TO . . ., 3
Veddy British Music
(Kraft) <> Going Into 'Understated Drive' (Kroll), 6
DOTTED NOTES from … Kraft, Kroll, Greenfest, Hickey, BLC, 16
SPEAKING OUT! Thoughts on the Pulitzer Prize, 17
THE PRINTED WORD Berger's Reflections (Kraft), 20
THE SCOREBOARD Sperry's Encores (Drogin), 21
Mini but Not Mousy
(Cleary) <> Bell's Echoes of Bela (Cleary) <> Just a Few Will Do (Cleary),
RECENT RELEASES, 24
THE PUZZLE CORNER, 25
COMPOSER INDEX, 27
BULLETIN BOARD, 27
Modern Orchestra Project
Shadows: Laurel Ann Maurer
A Bond Between Composer and Performer
'Cutting Edge Concert.' Margaret Brouwer: Demeter Prelude ~~ Melinda Wagner: Elegy ~~ Lisa DeSpain: Rise and Fall ~~ Jay Reise: Memory Refrains. Performed by Cassatt String Quartet. Presented by Greenwich House Arts, Renee Weiler Recital Hall, Greenwich House Music School, April 10th.
This fine concert, with its display of compositional excellence by women composers, had to serve Cutting Edge's raison d'etre well. It is one good reason for composer-conductor Victoria Bond's developing this series in the first place. Add to that the solid playing of the all-woman Cassatt Quartet, and the evening was a bona fide tribute to women everywhere who have made the exis-tence of quality music their life work.
The program featured a short but intensely moving piece by Pulitzer Prize winner Melinda Wagner, one of but two women to be so honored. We heard her 12-minute Elegy, which can be as-sessed as powerful and heartfelt, a composition which, like life itself, goes through a slowly evolving cycle, reaching a pinnacle of strength and vitality at midpoint, then reverses itself and fades away into peaceful resignation. There is something of the late Beethoven in the opening and closing with its strong suggestions of sobbing but without the slightest maudlin tinge; it is quite genuine. To paraphrase Mark Grant, recently writing about an-other contemporary chamber work, may we use the term "minor masterpiece?"
Quite unlike the Wagner, Lisa De Spain's orientation in her piece is sociological. In her remarks from the stage, she spoke about the use of jazz improv and other elements which are not exclusively those of jazz. It's a topical subject, and it demonstrates that a genre is felt in the sum of its parts, whether those parts entail syncopation, rubato, etc., all musical elements used by Bach, Mozart and thousands of "pre-jazz" figures, as well as by Ray Charles and Charlie Parker. Her piece, in four movements, entitled "Birth - Street - Song - Toil and Dream," does indeed use jazzy rhythms (e.g., the shuffle), blues elements, and a vocalise (sung by violinist Leshnower), but in its allusions to the Negro spiritual in the final and last movements, can also be seen as a tribute to the music of African Americans, despite the use of occasional classical modes than didn't always fit in.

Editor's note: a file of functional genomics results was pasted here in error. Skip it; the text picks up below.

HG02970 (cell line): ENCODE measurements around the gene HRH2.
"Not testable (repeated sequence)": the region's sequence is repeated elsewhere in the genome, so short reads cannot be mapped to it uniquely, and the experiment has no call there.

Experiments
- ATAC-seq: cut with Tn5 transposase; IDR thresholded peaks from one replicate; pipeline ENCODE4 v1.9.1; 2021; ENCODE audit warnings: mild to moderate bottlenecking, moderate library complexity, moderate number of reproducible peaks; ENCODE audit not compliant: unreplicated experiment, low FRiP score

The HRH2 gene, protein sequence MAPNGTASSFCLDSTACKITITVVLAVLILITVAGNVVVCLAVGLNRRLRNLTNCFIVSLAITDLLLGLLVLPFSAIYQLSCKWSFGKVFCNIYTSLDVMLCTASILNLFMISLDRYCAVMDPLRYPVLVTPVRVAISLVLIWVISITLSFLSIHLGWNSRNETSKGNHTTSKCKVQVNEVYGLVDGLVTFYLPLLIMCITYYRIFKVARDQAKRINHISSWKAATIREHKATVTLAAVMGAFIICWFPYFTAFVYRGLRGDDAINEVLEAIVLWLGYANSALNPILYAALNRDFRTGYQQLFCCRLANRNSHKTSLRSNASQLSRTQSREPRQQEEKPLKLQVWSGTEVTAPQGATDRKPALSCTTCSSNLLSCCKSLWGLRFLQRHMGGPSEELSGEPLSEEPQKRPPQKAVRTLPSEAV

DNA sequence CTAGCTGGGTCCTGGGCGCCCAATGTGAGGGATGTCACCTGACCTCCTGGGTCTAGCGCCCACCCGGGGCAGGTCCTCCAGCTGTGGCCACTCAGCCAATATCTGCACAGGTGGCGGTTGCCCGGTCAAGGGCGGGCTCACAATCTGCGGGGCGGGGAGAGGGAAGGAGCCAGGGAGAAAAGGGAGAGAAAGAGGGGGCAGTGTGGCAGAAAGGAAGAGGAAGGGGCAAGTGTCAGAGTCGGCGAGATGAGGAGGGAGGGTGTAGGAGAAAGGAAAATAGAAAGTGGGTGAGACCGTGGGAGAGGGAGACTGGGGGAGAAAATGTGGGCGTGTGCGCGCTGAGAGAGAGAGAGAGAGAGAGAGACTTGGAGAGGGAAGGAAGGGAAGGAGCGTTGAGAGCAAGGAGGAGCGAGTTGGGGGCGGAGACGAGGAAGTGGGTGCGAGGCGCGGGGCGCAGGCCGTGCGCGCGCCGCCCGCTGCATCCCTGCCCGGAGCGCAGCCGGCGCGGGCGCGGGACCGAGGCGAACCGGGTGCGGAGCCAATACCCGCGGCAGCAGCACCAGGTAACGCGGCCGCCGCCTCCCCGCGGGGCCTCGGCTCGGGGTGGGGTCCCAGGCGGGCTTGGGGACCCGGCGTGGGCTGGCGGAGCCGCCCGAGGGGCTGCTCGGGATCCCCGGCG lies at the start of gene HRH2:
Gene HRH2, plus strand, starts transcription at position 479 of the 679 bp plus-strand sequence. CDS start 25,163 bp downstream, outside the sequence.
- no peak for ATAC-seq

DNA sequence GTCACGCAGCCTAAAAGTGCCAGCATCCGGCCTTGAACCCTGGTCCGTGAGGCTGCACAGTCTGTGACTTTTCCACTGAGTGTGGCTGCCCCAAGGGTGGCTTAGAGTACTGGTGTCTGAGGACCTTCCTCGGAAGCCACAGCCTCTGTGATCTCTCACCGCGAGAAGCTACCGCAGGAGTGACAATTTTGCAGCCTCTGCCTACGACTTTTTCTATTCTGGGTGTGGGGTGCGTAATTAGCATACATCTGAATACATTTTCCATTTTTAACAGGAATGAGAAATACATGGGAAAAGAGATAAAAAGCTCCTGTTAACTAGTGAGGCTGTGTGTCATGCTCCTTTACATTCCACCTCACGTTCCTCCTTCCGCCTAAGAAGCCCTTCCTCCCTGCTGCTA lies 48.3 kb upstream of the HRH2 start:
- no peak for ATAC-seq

Earlier we heard perhaps the most upbeat selection, Ms. Brouwer's refreshingly tonal prelude, which was rapidly paced and might have been easily termed allegro assai. It certainly projected the energy of Demeter, as the composer remarked to Ms. Bond in her brief interview, and it made for a fine opener.
The one male composer heard, Jay Reise, was also the one composer whose music reflected at least some of the academic tenor of the past decades. Largely atonal, but nonetheless quite expressive, Memory Refrains is cast in three continuous sections and runs over 27 minutes. It is surely substantial in its working out of structure, with long cadences linking the sections, so that these links are all but movements in themselves. Interestingly, as the composer pointed out, it ends with an elegy very much like Wagner's but only after a welcome capriccio and an overly passionate barcarolle have come to a cadence that the listener might think is the preparation for the coda, which then proves to be long to come. Perhaps, this is why we feel the work is overlong, not that it lacks a powerful persona, but that, like too much contemporary music, begins on a high plane of emotion and finds itself with nowhere to go. Maybe Yogi Berra had it right when he said "when you come to a fork in the road, take it." Composers need to avoid arbitrary decisions and get on with it, using their best instincts.
Nonethless, another listening of this multi-faceted work might change that opinion. <>